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Discussion Starter #1
We have 7 bass clarinets in marching band this season. I'm trying to figure out what reeds I should use. I currently use for concert band, Vandoren green Java tenor sax 3 ½ reeds. That is what my teacher recommends. My mouthpiece is a Selmer C* with a Rovner ligature. My marching bass is a plastic Vito. All of this is provided by the school except for the reeds.

Last year for marching band I played on blue box Vandoren bass clarinet 3 reeds. I had a plastic 3 Legere tenor sax reed which worked fine except it felt hard sometimes. I bought a box of java #3 reeds and I'm thinking of marching with them. Does it really matter how soft the reed is? The highest note in the music is an :line5:. What kind of reed would work the best, cane or synthetic? And strength?
 

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Reed strength is definately a factor in sound. Stronger reeds require more air and could end up hurting you in a marching band environment. Usually it is on the player to know what they're comfortable with. As for the reed material, it depends what you want from the reed. If you want a reed that will last a long time and play consistently every use, synthetic may be for you. Personally I prefer cane but many players get great sounds from other types too. Reeds are way too personal a thing to let others dictate what you choose. It is all about being comfortable and producing your best sound. Take some suggestions from other posts and try them out. I'm currently using the same Vandoren Java #3's on tenor sax. On bass clarinet I use Lavoz (3.5) but I really only get to play it at school and for fun.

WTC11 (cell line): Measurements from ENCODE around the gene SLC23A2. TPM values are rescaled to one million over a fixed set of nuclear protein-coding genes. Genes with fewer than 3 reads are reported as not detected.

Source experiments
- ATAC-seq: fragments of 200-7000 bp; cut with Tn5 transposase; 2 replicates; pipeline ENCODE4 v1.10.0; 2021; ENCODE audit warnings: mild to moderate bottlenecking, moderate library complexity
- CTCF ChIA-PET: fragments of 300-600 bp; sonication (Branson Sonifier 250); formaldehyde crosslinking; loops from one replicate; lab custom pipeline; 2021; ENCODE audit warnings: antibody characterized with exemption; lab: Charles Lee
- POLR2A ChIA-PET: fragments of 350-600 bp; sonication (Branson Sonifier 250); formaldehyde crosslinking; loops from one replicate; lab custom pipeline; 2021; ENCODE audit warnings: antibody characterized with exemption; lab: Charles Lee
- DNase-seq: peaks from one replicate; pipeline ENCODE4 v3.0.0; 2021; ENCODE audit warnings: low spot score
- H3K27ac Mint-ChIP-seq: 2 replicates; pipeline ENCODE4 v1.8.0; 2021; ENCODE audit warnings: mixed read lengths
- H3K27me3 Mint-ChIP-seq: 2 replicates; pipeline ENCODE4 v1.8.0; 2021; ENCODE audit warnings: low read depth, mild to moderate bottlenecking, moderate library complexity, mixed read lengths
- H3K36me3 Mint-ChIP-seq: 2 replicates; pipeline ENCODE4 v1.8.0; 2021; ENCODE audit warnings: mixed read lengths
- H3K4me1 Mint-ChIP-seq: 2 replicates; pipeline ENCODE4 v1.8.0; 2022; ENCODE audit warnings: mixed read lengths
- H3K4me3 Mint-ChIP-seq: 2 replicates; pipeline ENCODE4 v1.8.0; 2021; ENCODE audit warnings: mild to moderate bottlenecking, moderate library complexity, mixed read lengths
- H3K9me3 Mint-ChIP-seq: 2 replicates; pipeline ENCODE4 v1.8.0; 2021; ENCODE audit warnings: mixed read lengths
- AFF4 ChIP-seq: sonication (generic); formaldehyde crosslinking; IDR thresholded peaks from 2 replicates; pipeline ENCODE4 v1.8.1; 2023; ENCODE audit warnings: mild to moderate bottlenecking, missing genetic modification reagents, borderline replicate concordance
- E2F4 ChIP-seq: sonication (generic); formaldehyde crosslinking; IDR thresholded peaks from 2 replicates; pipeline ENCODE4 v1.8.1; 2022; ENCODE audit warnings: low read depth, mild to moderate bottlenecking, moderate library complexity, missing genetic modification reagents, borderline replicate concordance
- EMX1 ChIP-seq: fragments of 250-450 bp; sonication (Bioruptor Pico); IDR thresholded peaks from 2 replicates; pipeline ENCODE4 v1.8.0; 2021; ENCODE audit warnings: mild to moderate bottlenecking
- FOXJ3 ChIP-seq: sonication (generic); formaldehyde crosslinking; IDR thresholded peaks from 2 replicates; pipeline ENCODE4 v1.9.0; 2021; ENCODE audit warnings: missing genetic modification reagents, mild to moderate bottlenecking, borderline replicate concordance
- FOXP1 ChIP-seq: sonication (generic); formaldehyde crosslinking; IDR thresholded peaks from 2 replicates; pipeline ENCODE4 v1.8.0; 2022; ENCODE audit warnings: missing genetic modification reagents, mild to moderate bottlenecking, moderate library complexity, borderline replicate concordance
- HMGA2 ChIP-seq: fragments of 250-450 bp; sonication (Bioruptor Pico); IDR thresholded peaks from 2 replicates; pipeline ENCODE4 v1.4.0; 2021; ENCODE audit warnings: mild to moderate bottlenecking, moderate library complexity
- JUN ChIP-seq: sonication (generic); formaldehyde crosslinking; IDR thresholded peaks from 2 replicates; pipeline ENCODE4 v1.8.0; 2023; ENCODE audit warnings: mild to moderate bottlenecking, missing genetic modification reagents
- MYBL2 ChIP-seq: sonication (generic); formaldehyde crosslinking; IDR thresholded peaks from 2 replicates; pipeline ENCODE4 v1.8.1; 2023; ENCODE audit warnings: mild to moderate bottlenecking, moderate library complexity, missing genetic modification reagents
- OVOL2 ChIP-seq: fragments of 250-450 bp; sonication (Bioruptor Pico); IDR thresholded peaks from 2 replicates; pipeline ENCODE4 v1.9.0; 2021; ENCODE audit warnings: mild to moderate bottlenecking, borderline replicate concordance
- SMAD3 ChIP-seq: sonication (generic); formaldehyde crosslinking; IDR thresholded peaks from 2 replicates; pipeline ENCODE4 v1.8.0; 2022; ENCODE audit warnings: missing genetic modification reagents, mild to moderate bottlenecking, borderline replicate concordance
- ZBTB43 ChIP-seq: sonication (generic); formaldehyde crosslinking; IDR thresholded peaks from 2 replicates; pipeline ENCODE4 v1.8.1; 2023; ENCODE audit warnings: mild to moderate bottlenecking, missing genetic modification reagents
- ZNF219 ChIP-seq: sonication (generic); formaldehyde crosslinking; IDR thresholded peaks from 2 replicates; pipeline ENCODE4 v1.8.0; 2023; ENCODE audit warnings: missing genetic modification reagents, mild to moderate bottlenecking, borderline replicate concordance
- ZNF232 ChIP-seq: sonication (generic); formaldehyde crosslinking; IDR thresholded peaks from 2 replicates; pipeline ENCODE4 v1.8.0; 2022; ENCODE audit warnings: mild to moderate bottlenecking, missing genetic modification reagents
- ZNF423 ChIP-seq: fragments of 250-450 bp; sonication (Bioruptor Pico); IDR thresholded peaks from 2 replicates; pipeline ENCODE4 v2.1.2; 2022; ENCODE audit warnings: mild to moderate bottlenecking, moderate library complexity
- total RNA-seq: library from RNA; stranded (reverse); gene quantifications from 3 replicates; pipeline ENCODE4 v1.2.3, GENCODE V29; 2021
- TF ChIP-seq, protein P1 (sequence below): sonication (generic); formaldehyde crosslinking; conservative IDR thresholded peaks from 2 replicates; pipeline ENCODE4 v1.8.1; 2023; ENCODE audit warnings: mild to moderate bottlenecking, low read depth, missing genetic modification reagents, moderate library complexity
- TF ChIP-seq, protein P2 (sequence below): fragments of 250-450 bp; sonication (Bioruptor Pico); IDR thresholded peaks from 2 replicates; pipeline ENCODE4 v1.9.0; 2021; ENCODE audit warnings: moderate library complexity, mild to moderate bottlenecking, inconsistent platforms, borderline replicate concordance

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Usually reed players in marching band use the same brand/cut that are 1/2 strength softer than those used for concert season.
They are soft enough to not poop your face out too quickly and still hard enough that they won't clam up when pushed.
The best reed to use is one that you are comfortable with. If you like cane... Use it. If you prefer synthetics.. use one.

I'm surprised that you didn't get this reed thing figured out last year during marching band. Most kids can tell after the first field rehearsal if they need to back off on reed strength.
And a question... Why is your teacher recommending tenor sax reeds for bass clari?
 

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I'm trying hard to imagine why any marching band needs--or wants--7 bass clarinets. But I digress....

I've used Fibracell tenor reeds for pit doubling and the odd jazz gig, and if I were to play bass clarinet in a marching band (which is predicated on me going insane), I'd probably start there. Maybe a medium-hard, and get the tenor sax cut on those...I've tried their bass clarinet reeds, and I wasn't impressed. It'll be buzzy, but you'll get the volume you need.
 

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Use the strength reed that works best for you, cane or synthetic. A 3 1/2 reed on a Selmer C* (.180 opening) is pretty hard. There's no reason a 3 reed wouldn't be OK. Use your air to produce sound, not overcome the resistance of a hard reed. I'm at a loss as to why your director recommends you use tenor reeds. They don't have the same profile as a bass clar reed and generally don't work as well. For me, Legere's run pretty hard. I use a 2 1/2 when I play outdoors or double.
 

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Fibracells work great on bass cl. You can push them hard and attack notes hard without the annoying chirping and squeaking. Should be perfect for marching band. Having said that I agree with everything bari_sax_diva said.
 

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As a long-time bass clarinetist and former (one season only) college marching band member, I would suggest tenor sax reeds --- attached to a tenor sax. A much more practical and useful instrument to march with than the bass clarinet. I agree with bari_sax_diva and RS that marching with a bass clarinet is at best a waste of effort, and at worst total lunacy.
 

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At least a bass clarinet is lighter than a bari sax.:)

I agree---any woodwind in a modern marching band (which is really a 'football' band) is relatively useless unless you're playing in the stands.
 

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Don't you misunderestimate the benefits of such a gig! Participating (and surviving) is everything!
 

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I think it's unfair to always pick on tenor saxes. :)